Among them, there was a sense of surprise, shock, and some distaste that such changes – on the flag, anthem, Commonwealth, and political institutions – could happen. Participants essentially assumed that in a united Ireland, the North would be absorbed or assimilated, with little need for change down south. As one participant said: “I just figured they join us and that will be that”.
On the issue of how much power unionists should have in a united Ireland, one southern participant responded: “None (laughing) … they shouldn’t have a lot of say, like they do at the moment in the North, because it’s going to be a united Ireland – so they are going to have to listen to everybody … the unionists don’t like to listen to anybody.”
And this participant, similar to others, strongly dismissed the idea of veto powers: “No party should be allowed to block new laws coming in no matter what or where they are from.”
After rejecting possible changes, some participants reflected on the discussion and admitted inflexibility
Negative reaction to the idea of joining the Commonwealth included one participant declaring: “Oh God no (laughing), you are just asking for trouble there … well it’s a kick in the teeth isn’t it … it’s like spitting on your ancestors’ grave for everything they fought for.”
Another predicted “civil unrest” and that “there would be murder, and I mean that”. There was no recognition that the Commonwealth is no longer called British and is overwhelmingly composed of republics.
Almost universal rejection of changes to the anthem or the flag included some flippant comments (”with a bit of a Union Jack in the middle of our Tricolour, is it?”), affirmations of national identity (”I like my Irish heritage and I want to have my flag”) and staunch opposition (”no way in hell that it would ever be considered to have a new anthem or new flag”).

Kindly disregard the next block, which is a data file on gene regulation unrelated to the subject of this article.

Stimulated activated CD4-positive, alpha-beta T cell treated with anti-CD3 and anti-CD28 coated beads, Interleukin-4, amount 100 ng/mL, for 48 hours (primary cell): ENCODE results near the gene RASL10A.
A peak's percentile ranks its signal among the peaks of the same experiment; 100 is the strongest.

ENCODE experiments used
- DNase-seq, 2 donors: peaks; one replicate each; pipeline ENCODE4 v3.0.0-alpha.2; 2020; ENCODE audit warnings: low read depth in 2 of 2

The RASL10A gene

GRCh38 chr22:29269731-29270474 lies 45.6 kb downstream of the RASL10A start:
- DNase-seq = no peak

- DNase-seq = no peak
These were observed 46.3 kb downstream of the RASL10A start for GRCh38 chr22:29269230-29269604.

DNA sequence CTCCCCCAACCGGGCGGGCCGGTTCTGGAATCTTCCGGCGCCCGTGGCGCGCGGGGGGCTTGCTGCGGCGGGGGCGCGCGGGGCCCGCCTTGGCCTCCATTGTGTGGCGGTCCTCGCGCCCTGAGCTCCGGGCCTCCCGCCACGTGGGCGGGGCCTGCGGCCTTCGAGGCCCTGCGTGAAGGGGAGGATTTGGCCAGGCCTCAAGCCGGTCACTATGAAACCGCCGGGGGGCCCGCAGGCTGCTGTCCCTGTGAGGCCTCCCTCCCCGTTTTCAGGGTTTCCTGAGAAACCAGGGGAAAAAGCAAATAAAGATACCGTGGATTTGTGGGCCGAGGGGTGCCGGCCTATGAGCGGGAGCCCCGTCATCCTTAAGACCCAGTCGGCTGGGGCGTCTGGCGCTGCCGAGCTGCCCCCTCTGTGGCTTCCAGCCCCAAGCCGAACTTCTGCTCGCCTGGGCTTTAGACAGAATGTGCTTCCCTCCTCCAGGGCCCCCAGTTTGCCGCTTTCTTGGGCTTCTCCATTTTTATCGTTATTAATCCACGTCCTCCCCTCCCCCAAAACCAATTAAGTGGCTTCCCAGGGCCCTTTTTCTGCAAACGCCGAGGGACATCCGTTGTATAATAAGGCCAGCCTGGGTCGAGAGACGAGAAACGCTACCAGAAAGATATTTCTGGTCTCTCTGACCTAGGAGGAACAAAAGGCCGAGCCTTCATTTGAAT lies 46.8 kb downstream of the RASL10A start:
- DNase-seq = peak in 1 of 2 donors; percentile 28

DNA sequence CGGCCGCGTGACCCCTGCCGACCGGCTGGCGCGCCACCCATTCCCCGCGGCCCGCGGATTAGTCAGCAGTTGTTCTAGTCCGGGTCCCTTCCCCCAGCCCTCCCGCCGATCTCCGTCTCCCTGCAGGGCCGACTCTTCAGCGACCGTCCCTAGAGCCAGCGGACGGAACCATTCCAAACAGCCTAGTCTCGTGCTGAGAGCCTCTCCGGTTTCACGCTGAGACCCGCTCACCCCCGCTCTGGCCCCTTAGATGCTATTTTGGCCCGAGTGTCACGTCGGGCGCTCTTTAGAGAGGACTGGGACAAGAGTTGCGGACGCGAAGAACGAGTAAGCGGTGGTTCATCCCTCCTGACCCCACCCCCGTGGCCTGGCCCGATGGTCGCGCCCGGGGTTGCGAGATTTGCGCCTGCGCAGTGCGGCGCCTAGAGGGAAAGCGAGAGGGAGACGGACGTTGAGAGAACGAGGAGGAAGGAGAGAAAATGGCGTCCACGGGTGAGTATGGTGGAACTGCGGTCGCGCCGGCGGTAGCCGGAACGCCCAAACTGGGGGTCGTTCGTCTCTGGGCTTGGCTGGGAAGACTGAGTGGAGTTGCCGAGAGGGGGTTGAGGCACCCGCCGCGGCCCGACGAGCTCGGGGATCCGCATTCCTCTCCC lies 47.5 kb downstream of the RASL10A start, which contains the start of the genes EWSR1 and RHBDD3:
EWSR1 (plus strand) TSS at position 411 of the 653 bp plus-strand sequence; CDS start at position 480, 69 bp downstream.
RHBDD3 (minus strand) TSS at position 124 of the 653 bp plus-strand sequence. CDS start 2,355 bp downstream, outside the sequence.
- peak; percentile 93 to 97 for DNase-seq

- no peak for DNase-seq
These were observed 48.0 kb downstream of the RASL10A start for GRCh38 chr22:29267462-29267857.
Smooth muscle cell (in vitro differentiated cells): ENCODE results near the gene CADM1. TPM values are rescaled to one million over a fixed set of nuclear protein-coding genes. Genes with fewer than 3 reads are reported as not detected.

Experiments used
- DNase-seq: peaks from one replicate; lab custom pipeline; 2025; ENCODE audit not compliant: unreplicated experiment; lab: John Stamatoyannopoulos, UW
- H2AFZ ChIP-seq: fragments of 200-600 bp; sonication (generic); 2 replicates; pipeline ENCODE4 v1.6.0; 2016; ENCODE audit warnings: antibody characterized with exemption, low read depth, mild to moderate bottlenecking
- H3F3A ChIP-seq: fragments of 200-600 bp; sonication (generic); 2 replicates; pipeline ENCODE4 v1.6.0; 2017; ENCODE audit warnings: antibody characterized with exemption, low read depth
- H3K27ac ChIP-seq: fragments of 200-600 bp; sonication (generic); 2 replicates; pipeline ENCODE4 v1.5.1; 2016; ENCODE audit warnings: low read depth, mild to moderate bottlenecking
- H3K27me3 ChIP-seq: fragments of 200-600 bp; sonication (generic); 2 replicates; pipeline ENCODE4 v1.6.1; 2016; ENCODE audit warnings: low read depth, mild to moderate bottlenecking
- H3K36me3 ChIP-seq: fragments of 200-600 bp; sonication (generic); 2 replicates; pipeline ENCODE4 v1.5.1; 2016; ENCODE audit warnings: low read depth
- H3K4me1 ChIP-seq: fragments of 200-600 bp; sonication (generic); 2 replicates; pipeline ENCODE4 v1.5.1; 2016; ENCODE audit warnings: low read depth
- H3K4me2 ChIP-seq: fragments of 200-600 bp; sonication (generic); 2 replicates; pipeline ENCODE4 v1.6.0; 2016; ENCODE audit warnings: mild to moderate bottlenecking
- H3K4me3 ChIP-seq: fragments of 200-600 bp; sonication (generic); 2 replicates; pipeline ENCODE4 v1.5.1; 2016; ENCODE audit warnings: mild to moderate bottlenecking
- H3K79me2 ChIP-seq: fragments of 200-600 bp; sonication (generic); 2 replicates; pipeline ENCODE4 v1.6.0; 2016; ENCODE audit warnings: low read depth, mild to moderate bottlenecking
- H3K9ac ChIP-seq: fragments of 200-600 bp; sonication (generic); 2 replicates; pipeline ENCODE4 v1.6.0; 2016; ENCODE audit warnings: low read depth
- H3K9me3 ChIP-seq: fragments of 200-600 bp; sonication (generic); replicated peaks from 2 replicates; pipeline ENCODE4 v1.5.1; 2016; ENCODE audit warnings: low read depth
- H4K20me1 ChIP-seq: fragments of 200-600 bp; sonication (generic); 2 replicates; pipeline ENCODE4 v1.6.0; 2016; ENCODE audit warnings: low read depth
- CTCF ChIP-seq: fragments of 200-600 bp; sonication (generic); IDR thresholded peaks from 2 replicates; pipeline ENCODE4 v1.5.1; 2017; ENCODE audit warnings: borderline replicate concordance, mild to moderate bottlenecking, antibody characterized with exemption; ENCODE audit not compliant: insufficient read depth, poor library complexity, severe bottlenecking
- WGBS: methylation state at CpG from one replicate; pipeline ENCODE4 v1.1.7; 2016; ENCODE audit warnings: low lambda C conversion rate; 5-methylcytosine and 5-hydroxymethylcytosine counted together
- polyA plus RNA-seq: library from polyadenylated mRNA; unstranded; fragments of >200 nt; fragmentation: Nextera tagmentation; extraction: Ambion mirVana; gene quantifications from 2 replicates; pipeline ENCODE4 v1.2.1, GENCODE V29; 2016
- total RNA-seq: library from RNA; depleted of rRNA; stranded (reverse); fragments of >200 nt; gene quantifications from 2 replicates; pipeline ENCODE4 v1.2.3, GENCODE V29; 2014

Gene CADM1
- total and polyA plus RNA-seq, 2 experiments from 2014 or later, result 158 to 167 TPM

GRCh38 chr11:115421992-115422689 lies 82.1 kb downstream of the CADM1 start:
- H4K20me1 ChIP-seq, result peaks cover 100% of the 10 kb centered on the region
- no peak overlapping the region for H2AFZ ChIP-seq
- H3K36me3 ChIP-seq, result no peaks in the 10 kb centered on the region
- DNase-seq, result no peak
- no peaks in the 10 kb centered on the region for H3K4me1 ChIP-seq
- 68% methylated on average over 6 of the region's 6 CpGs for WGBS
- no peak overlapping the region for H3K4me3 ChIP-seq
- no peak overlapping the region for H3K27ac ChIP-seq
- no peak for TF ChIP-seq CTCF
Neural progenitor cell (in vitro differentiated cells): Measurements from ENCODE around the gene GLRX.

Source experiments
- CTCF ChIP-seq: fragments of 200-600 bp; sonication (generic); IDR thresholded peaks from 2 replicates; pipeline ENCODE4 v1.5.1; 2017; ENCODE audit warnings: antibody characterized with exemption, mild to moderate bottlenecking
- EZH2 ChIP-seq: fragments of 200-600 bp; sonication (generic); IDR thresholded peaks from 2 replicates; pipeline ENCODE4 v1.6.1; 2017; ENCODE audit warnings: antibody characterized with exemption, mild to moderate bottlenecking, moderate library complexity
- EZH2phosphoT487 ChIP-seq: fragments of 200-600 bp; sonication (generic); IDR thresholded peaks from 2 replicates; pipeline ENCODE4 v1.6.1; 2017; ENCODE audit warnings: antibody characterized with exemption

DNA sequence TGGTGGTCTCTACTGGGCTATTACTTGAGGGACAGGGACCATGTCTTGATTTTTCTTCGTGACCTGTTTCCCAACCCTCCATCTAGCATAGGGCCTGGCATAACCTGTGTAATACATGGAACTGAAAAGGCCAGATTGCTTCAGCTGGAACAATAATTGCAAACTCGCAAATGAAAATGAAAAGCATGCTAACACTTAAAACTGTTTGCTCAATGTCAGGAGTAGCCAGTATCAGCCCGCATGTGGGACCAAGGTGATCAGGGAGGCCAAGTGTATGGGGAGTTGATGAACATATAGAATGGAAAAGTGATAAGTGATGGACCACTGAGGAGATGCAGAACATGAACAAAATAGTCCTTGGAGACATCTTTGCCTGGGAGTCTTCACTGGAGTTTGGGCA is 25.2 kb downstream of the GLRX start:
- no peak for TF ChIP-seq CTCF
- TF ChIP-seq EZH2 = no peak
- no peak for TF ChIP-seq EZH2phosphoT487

After rejecting possible changes, some participants reflected on the discussion and admitted inflexibility. One commented: “But that’s us wanting to keep it our way”. And another concluded that “…it’s very much on our terms … come and join us but by Jaysus we are not going to change you know”.
These findings highlight a key challenge for advocates of Irish reunification. Should these advocates inform the southern public that they should become more flexibly open to changing long-cherished symbols, institutional arrangements, and membership of international organisations, in order to welcome northerners inclusively into a new Ireland?
If so, they should perhaps start by addressing possible future unionist membership of the government, which is not anathema to the South and is seen in the North as a relatively attractive potential component of Irish unity.
Or are advocates of reunification essentially implicitly happy to demand the assimilation of all northerners? If so, and if southern opinion on these questions is judged set in stone, should that lead to a switch in the appropriate model for Irish reunification, one in which a devolved Northern Ireland would persist? We shall examine that question on Saturday.